Last week, we noted that the Federal Circuit will hold a September 11 oral argument in Apple and Motorola’s appeals of Judge Posner’s June 2012 decision to dismiss the parties’ competing infringement suits. The “Posner appeal” will provide the Federal Circuit with the opportunity to weigh in on SEP issues in a patent infringement context, such as how the FRAND framework may constrain damages, and whether a party with a FRAND commitment can ever satisfy the eBay standard for an injunction. But this appeal is not the only one involving Apple, Motorola, and FRAND/SEP issues that is pending before the Federal Circuit.
Also last week, Apple filed its opening brief in this other Federal Circuit appeal — the appeal of Judge Barbara Crabb’s November 2012 decision to dismiss Apple’s FRAND-related breach of contract suit on the eve of trial (after, at least in Judge Crabb’s eyes, Apple failed to commit to entering into a FRAND license at the rate she might set — see this link for a brief refresher on the details of this particular case). The case before Judge Crabb (and consequently, this appeal) is more like Microsoft’s original complaint in the Microsoft-Motorola case, as opposed to the case before Judge Posner — there are no infringement claims, only claims brought by Apple that relate to Motorola’s alleged violation of its FRAND commitments (breach of contract, antitrust, etc.). Apple frames the issues in this appeal as follows:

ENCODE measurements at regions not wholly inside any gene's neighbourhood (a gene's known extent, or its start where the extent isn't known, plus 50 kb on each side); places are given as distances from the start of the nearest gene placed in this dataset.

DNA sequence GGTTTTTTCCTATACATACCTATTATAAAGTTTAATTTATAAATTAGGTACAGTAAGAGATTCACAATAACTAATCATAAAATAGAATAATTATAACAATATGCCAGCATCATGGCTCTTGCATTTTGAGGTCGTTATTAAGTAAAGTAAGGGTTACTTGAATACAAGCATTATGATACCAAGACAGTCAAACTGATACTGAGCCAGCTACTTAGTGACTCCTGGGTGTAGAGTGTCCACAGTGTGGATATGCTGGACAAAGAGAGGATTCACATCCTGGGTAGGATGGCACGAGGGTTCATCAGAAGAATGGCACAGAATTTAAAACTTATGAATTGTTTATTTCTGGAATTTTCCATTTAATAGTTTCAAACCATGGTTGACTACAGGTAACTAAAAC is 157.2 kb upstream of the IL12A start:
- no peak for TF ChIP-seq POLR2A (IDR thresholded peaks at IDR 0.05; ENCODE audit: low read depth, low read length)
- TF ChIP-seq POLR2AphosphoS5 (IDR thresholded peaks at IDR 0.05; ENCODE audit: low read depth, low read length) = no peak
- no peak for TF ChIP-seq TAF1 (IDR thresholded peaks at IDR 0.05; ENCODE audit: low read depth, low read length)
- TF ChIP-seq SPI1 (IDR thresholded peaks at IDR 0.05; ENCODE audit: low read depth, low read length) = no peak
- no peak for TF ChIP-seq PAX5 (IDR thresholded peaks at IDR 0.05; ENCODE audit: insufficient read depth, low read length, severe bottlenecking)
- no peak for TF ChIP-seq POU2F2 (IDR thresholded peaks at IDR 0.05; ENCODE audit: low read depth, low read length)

- Apple provided evidence that Motorola violated § 2 of the Sherman Act by making deceptive FRAND commitments and by failing to timely disclose its intellectual property. The Noerr-Pennington doctrine immunizes a party from antitrust liability only where the challenged conduct is the petitioning of a government entity. Did the district court err in holding that Apple’s antitrust claim was barred by the Noerr-Pennington doctrine?